The bottle is soft to the touch, with grooves that fit into a woman's hand. Press the pump at the top and the lotion - in classy scents such as vanilla or pomegranate - comes out in one easy motion. The directions say, "Shave, touch, smile."
This is what happens when a woman - in this case, Jill Nykoliation, partner and senior strategist for Toronto advertising agency Juniper Park - helps design a shave cream for women, under the EOS brand.
"You can break through the competition with something as simple as shaving cream," says Ms. Nykoliation. "You wouldn't put 'touch' and 'smile' on a man's shaving cream, but on a woman's, it feels so thoughtful. That's what works when marketing to women."
The idea was to take a simple daily task and elevate it into an enjoyable experience, Ms. Nykoliation explains. Design plays an amazing role. Men don't shave in the shower but women do, so the container had to be easy to grip and made of unbreakable plastic rather than metal that could rust. The product is a moisturizing lotion, not foam like a man's. The bottle is recyclable and it costs $4.99, so women can give themselves permission to enjoy it.
Over the past 18 months, Juniper Park has done "a deep dive" into research on what works best when marketing to women, says Ms. Nykoliation, whose North American client roster includes Frito Lay (U.S.), Virgin Mobile, Quaker Oats (U.S.) and Astral Media.
Women engage in purchasing process with emotion, then logic
"In almost every category, women are the dominant decision makers for purchases - in things like cars, vacations, medicine and finances," says Ms. Nykoliation. "Because both genders use the product, marketers typically put on a more gender-neutral approach. But if the woman is the one deciding and purchasing it, companies need to ask how she receives the information. The big thing is understanding what her motivation is in that category or brand. What does she want out of it? Usually it's different than what a man wants."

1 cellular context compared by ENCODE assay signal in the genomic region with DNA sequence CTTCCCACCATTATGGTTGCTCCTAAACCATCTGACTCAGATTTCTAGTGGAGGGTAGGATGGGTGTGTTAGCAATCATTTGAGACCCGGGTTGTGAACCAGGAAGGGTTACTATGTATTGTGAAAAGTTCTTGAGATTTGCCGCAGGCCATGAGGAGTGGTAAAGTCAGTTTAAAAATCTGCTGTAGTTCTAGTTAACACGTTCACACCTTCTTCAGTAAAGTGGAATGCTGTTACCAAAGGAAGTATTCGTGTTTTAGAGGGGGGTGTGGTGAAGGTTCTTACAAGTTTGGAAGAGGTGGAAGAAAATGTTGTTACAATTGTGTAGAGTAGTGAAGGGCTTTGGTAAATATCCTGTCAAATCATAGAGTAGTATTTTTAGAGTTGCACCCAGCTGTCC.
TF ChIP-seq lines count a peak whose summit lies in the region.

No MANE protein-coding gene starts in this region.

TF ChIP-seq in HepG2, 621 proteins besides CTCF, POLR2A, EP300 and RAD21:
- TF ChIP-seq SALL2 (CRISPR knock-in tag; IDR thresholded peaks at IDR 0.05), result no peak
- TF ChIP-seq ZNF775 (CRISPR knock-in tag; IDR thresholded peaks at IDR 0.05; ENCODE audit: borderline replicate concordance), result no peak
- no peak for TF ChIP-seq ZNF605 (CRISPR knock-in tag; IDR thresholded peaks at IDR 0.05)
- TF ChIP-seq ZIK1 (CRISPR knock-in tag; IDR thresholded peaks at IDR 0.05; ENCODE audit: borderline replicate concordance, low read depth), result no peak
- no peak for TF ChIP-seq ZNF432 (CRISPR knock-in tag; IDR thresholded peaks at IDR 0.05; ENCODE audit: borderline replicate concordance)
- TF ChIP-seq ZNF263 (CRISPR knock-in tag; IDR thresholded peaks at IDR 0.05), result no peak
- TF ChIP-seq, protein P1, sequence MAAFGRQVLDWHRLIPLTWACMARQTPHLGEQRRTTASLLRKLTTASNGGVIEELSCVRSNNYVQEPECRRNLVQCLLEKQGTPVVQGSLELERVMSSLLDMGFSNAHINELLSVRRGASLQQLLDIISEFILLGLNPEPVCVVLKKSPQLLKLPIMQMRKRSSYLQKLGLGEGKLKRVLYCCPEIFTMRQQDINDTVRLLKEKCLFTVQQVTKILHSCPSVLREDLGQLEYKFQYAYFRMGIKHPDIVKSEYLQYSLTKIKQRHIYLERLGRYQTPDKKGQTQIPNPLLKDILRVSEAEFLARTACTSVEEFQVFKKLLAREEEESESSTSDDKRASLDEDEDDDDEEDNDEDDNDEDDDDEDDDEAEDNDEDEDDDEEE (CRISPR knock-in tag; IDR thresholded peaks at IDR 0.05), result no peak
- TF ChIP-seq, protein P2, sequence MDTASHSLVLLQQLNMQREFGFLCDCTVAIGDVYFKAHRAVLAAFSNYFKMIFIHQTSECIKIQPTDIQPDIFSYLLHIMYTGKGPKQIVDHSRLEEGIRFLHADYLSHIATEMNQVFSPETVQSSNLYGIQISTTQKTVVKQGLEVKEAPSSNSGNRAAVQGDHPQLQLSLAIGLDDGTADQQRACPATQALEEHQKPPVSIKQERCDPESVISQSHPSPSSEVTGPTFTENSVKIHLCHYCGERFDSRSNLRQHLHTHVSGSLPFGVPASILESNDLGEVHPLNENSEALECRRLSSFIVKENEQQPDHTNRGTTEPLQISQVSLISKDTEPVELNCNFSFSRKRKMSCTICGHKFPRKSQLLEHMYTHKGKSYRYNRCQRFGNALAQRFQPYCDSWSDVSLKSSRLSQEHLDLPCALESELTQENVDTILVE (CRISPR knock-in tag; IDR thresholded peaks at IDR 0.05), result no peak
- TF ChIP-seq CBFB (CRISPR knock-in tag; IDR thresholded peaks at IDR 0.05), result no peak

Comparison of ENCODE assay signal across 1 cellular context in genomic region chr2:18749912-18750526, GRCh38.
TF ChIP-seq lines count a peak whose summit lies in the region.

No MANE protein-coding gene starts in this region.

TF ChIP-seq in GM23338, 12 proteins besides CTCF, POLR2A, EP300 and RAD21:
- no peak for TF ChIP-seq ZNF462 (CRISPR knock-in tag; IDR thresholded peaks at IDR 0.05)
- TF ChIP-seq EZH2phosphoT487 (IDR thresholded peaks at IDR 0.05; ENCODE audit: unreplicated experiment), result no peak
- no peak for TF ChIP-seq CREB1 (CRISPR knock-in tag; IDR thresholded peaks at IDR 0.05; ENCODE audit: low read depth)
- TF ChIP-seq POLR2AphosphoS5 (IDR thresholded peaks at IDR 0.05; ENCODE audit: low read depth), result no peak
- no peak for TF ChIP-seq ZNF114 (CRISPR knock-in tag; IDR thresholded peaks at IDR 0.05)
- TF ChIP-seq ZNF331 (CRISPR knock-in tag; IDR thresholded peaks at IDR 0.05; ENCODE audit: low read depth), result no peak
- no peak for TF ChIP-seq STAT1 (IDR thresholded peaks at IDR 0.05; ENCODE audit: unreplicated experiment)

That motivation could be about what the woman feels is right for her family, or she may be drawn to a product that helps her to be the best version of herself. Guilt doesn't work, says Ms. Nykoliation, because she already has enough of that.
Companies should take a look at the entire experience they're building for female customers - from the message they send her in the advertising right through to the presentation in-store and the customer experience at home, she says.
What they need to ask is:
- What am I offering her as a product?
- How is it packaged?
- Am I giving her the gift of time?
- Am I giving her an experience?
- What does she need to get out of it?
- What would she be delighted to get out of it?
- What little tweaks can I make along the way?
Women notice the little things much more than men do, so she will appreciate the effort, Ms. Nykoliation says. A woman notices if a product was made for her or if she has to retrofit it into her lifestyle.
"What a woman wants to know is: Can I get it done better or faster? Will it make my friends happier? Can I enjoy it more?" says Ms. Nykoliation. "These are the questions she wants answered, so show her how to do that. Be positive."
She cites Lululemon Athletica as a fantastic brand example of a company that really resonates with women because their manifesto is all about encouraging a woman to reach her potential - and to look good while doing it.
"They surround her with messages like 'you are greater than you realize' or 'you are capable of more' that play to her being her best self," says Ms. Nykoliation. "And those are wonderful messages to say to a woman because often it's that little bit of encouragement that we need. They believe it as well. You have to be authentic. If you don't mean it, she will know."
Ms. Nykoliation believes that marketing to a woman should say: 'I hear you, I see you, I respect you. And now, by the way, here's what I wanted to say."
"Then make sure it does the job," she says. "Women don't tolerate things that don't do the job. Get that right and wrap it in an experience."